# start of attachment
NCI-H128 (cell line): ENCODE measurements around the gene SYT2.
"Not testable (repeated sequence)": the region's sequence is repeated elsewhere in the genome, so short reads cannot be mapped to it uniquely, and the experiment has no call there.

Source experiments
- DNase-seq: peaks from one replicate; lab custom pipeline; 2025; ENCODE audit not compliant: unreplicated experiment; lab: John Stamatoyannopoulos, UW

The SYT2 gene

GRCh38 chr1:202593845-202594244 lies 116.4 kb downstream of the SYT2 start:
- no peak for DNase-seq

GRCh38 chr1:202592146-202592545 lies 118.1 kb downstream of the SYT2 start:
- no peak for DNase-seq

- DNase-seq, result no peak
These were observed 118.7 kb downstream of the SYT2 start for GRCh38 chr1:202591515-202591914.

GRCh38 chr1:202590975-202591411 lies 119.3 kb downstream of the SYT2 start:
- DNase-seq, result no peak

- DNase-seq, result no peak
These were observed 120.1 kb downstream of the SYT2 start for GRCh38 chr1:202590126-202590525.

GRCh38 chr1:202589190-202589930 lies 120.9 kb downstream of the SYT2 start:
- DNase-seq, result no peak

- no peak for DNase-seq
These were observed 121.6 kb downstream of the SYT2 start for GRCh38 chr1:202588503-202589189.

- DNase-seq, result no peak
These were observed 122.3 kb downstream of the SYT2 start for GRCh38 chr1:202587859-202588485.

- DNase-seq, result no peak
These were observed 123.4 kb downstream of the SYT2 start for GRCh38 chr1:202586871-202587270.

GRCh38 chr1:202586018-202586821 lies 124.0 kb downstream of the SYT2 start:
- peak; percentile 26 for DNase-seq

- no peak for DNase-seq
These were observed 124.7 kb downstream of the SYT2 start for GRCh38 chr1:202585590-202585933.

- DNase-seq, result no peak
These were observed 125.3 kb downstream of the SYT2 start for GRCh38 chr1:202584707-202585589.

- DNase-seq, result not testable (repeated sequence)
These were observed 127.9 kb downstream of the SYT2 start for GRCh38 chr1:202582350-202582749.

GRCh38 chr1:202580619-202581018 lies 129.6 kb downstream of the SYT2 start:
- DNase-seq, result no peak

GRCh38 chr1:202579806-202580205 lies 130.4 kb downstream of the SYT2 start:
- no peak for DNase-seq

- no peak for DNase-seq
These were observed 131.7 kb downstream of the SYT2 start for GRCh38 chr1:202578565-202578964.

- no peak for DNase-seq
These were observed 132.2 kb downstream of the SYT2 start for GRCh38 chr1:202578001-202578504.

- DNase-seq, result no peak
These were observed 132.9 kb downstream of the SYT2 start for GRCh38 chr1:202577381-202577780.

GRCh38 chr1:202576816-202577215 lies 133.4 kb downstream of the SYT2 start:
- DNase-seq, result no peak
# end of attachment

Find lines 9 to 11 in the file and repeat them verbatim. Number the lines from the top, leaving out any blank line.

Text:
- no peak for DNase-seq

- DNase-seq, result no peak
These were observed 118.7 kb downstream of the SYT2 start for GRCh38 chr1:202591515-202591914.